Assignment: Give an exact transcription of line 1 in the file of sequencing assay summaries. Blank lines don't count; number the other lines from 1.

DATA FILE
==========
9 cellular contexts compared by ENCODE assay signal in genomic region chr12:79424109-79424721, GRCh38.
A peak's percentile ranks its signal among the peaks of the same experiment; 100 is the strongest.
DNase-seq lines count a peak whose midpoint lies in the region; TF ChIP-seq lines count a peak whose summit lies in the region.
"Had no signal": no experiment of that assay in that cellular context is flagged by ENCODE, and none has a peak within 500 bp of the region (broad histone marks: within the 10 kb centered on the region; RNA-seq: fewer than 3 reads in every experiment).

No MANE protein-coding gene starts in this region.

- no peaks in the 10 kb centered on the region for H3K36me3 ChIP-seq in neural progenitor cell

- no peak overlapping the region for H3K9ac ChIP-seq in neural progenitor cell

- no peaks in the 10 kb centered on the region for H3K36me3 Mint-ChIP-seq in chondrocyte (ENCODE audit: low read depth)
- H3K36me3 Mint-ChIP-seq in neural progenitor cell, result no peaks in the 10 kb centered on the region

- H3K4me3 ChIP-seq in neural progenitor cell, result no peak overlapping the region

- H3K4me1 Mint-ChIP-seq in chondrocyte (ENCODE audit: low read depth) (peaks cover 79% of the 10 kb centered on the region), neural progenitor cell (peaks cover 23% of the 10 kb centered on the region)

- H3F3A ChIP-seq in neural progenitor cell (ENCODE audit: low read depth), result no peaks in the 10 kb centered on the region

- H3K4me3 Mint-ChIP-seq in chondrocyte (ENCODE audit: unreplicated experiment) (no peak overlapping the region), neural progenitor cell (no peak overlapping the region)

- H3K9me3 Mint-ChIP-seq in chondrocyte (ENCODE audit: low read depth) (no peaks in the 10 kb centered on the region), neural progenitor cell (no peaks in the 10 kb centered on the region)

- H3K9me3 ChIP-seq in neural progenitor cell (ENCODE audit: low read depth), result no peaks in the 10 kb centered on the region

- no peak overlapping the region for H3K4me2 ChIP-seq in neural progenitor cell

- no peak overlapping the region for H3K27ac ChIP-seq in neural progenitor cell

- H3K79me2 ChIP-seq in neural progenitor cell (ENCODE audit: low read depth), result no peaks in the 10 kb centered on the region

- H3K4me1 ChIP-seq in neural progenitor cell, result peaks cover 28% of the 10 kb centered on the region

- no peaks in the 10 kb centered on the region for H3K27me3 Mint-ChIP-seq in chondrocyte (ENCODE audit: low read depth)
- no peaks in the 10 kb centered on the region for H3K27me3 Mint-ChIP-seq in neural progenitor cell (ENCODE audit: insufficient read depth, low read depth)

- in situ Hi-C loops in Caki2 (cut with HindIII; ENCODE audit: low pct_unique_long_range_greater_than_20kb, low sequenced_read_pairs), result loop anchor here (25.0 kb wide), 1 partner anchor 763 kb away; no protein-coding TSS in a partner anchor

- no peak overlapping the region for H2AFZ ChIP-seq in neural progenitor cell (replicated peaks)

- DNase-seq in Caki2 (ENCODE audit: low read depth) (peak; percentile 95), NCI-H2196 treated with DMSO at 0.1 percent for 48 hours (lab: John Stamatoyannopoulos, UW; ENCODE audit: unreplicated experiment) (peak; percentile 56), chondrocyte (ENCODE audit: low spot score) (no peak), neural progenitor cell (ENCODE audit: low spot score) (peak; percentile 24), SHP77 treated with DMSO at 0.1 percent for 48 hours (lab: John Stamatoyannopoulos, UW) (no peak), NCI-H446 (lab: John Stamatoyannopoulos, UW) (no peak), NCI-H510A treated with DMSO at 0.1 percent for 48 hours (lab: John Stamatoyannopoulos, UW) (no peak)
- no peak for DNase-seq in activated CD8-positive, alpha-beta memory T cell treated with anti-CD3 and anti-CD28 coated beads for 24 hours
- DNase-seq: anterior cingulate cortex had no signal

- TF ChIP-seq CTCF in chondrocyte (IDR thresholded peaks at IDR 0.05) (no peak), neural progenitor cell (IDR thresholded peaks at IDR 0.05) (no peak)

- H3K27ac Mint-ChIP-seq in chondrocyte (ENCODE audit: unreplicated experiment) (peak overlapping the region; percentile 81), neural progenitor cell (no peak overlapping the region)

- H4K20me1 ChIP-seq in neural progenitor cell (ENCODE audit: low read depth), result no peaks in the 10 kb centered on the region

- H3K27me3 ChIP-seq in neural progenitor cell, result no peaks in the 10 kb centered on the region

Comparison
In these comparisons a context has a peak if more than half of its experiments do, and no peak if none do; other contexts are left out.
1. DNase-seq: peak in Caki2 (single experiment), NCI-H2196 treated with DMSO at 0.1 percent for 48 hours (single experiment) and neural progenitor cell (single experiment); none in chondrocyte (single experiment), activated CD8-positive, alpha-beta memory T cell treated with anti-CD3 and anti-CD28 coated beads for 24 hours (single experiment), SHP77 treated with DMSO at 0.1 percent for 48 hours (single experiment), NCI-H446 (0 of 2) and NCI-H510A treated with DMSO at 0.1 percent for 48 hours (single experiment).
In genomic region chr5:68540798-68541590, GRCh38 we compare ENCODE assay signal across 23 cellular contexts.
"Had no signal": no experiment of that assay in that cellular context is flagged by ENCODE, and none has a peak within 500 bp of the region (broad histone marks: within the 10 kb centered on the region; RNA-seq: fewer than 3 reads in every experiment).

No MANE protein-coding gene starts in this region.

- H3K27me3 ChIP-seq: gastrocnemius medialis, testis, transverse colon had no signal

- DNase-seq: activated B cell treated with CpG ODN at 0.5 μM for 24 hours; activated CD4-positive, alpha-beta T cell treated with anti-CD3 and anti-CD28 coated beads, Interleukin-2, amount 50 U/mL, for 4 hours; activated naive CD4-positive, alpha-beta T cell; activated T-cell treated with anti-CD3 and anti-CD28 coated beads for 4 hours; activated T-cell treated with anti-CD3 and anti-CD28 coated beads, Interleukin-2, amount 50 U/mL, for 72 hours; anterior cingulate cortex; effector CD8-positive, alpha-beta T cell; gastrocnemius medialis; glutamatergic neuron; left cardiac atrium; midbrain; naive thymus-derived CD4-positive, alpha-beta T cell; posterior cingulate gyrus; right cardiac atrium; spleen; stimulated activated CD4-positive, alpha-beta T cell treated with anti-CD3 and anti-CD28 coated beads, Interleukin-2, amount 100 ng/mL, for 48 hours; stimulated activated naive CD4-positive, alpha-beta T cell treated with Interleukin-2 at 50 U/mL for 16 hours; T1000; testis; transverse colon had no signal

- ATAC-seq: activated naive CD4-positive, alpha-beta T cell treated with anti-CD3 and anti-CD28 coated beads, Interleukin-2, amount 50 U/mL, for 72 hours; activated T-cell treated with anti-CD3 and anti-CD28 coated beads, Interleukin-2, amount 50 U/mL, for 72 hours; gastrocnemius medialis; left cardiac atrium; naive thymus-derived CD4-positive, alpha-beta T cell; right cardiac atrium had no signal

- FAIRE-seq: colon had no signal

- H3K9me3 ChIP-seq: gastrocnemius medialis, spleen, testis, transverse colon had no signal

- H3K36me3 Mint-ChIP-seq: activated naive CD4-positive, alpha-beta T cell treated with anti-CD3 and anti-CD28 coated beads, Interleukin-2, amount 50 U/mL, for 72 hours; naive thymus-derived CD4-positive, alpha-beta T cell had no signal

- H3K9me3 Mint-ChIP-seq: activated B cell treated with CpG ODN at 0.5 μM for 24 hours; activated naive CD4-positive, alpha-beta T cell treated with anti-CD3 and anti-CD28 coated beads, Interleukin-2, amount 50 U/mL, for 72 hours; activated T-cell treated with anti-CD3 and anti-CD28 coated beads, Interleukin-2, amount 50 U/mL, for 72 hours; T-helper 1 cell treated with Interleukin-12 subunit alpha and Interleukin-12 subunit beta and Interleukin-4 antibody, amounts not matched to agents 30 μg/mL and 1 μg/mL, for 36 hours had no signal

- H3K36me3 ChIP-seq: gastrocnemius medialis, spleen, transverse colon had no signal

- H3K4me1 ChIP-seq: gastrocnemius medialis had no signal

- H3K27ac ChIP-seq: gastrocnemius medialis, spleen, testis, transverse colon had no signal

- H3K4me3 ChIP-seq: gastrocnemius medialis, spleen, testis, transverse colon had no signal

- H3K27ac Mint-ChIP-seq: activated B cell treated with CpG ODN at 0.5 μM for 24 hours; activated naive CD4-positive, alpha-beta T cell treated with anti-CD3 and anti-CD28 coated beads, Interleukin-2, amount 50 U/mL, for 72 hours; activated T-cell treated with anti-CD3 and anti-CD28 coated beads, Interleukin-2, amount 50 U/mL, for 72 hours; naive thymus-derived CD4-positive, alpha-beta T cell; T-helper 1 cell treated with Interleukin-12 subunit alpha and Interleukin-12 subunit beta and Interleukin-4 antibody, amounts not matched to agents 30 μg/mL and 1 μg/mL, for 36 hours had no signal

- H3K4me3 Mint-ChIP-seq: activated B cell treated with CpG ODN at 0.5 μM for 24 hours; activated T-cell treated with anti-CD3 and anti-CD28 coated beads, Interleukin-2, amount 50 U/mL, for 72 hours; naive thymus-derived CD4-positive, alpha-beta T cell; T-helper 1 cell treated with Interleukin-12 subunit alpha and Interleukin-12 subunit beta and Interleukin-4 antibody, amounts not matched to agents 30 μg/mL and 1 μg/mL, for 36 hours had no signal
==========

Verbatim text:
9 cellular contexts compared by ENCODE assay signal in genomic region chr12:79424109-79424721, GRCh38.